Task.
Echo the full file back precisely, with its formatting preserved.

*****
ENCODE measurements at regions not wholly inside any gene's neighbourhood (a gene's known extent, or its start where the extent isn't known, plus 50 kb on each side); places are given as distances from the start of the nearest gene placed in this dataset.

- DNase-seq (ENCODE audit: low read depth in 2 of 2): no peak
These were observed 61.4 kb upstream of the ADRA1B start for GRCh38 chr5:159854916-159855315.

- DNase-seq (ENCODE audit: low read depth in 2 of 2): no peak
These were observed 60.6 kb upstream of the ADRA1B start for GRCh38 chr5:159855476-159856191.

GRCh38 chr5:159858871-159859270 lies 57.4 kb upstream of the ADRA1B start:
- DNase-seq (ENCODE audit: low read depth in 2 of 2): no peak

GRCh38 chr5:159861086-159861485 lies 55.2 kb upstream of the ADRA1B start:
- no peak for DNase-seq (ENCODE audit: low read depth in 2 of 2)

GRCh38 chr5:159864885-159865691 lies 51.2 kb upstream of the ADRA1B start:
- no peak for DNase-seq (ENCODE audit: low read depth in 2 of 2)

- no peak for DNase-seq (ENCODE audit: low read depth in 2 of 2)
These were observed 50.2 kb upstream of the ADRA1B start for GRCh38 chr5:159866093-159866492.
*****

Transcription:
ENCODE measurements at regions not wholly inside any gene's neighbourhood (a gene's known extent, or its start where the extent isn't known, plus 50 kb on each side); places are given as distances from the start of the nearest gene placed in this dataset.

- DNase-seq (ENCODE audit: low read depth in 2 of 2): no peak
These were observed 61.4 kb upstream of the ADRA1B start for GRCh38 chr5:159854916-159855315.

- DNase-seq (ENCODE audit: low read depth in 2 of 2): no peak
These were observed 60.6 kb upstream of the ADRA1B start for GRCh38 chr5:159855476-159856191.

GRCh38 chr5:159858871-159859270 lies 57.4 kb upstream of the ADRA1B start:
- DNase-seq (ENCODE audit: low read depth in 2 of 2): no peak

GRCh38 chr5:159861086-159861485 lies 55.2 kb upstream of the ADRA1B start:
- no peak for DNase-seq (ENCODE audit: low read depth in 2 of 2)

GRCh38 chr5:159864885-159865691 lies 51.2 kb upstream of the ADRA1B start:
- no peak for DNase-seq (ENCODE audit: low read depth in 2 of 2)

- no peak for DNase-seq (ENCODE audit: low read depth in 2 of 2)
These were observed 50.2 kb upstream of the ADRA1B start for GRCh38 chr5:159866093-159866492.